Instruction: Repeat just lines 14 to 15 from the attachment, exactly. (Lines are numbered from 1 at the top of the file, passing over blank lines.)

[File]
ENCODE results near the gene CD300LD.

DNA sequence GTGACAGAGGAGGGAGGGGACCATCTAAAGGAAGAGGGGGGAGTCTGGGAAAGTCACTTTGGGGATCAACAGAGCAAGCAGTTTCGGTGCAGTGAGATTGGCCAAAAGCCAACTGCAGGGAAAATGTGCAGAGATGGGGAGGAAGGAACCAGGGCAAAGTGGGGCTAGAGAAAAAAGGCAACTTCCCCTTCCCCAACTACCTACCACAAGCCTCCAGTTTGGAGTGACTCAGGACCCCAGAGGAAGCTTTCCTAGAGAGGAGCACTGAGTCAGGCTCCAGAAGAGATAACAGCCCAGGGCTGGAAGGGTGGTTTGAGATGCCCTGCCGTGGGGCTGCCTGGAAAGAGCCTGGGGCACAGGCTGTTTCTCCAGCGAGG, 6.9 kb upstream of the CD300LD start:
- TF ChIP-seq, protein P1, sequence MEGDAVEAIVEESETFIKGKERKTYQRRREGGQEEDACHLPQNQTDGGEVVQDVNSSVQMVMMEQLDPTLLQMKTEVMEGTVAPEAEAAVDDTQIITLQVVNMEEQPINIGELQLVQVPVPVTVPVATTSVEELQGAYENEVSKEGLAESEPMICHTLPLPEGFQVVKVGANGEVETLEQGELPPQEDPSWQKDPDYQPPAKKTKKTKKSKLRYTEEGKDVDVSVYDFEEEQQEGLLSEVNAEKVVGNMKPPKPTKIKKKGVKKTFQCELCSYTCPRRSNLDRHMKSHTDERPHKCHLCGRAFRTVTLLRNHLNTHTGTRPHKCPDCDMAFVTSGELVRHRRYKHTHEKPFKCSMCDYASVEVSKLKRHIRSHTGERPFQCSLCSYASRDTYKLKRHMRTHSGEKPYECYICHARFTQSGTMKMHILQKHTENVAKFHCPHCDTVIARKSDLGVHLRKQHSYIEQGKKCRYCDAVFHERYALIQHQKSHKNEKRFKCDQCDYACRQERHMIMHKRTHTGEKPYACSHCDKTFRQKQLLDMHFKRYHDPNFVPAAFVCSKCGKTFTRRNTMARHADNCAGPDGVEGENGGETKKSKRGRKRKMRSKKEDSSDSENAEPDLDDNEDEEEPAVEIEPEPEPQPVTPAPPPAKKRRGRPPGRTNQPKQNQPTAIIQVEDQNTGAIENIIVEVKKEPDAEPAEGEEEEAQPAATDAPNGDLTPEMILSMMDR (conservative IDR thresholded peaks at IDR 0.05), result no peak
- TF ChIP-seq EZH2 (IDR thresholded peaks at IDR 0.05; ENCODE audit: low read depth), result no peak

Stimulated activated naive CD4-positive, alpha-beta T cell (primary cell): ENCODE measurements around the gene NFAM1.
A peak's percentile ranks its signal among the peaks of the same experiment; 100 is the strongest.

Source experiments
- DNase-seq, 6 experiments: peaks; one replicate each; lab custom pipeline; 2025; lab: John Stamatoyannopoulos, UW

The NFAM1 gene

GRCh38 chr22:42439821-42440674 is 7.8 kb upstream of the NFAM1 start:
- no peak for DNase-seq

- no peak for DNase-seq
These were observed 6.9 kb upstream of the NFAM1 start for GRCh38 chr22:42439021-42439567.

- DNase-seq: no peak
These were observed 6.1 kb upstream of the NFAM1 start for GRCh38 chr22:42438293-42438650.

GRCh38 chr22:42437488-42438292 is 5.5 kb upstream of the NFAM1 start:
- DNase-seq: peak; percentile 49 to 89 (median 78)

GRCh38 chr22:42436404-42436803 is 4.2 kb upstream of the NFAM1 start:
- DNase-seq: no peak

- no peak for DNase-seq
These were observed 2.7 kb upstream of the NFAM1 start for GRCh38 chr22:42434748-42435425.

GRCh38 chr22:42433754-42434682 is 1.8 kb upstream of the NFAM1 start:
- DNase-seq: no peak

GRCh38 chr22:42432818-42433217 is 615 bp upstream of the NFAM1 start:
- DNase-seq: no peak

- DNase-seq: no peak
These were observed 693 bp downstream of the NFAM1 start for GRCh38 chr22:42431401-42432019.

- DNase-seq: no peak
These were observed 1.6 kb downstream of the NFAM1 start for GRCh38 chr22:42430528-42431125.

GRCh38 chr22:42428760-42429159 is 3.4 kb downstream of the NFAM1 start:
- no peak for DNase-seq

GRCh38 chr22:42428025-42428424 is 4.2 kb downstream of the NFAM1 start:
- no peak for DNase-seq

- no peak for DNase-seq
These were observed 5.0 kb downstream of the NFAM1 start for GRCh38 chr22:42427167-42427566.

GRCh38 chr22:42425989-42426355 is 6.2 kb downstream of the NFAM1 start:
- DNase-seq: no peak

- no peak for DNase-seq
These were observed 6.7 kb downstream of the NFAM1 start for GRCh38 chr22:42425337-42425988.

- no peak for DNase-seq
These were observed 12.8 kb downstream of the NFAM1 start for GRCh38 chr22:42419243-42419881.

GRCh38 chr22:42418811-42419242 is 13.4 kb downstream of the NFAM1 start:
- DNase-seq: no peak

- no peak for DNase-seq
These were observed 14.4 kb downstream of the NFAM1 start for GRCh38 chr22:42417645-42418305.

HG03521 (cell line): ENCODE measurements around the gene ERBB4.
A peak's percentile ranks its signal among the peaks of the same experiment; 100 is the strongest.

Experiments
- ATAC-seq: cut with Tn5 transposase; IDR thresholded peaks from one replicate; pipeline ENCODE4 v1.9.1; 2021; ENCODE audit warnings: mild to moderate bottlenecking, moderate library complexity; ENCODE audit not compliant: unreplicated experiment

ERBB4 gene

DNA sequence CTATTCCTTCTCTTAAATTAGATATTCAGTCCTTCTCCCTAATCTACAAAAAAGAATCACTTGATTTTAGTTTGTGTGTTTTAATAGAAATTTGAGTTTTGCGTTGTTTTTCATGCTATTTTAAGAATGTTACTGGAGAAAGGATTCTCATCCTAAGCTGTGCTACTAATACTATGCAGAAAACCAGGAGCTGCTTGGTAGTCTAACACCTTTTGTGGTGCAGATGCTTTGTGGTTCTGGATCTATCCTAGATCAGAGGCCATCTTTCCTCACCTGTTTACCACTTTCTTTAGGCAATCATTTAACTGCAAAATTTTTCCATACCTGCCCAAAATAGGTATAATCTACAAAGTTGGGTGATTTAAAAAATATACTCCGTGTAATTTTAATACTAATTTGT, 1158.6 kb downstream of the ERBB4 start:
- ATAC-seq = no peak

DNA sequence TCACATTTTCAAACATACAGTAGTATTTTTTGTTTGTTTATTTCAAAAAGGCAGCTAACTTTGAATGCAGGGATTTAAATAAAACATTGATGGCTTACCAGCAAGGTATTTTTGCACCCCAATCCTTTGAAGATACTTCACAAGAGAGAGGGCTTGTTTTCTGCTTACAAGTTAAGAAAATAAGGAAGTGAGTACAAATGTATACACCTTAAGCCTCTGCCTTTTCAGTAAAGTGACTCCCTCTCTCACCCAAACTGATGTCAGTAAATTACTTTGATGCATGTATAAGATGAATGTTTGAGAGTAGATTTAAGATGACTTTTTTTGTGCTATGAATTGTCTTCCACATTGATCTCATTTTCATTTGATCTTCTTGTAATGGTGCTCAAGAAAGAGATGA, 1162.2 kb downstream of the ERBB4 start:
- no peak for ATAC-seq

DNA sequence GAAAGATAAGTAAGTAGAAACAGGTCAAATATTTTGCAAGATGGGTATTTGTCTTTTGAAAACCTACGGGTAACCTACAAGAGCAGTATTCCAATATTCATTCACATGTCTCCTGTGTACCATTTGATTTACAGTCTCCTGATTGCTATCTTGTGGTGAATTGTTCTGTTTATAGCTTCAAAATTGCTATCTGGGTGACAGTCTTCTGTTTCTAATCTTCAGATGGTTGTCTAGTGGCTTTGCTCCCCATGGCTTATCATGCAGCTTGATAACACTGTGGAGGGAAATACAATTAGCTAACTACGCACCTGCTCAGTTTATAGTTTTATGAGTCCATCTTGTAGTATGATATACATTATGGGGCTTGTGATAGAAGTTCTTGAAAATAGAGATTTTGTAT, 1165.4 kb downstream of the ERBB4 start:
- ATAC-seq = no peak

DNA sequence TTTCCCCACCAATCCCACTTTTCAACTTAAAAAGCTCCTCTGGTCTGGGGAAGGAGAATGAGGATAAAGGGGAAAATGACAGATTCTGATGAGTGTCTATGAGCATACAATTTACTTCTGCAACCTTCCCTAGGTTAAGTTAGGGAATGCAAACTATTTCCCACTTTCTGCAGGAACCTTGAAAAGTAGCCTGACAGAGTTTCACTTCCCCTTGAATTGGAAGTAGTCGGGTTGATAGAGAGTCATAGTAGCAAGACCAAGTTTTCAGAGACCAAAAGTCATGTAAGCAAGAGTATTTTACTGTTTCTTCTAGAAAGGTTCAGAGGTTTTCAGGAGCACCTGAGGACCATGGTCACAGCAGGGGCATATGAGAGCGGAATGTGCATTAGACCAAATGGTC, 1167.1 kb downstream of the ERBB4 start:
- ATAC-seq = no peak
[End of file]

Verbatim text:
- DNase-seq: no peak
These were observed 6.1 kb upstream of the NFAM1 start for GRCh38 chr22:42438293-42438650.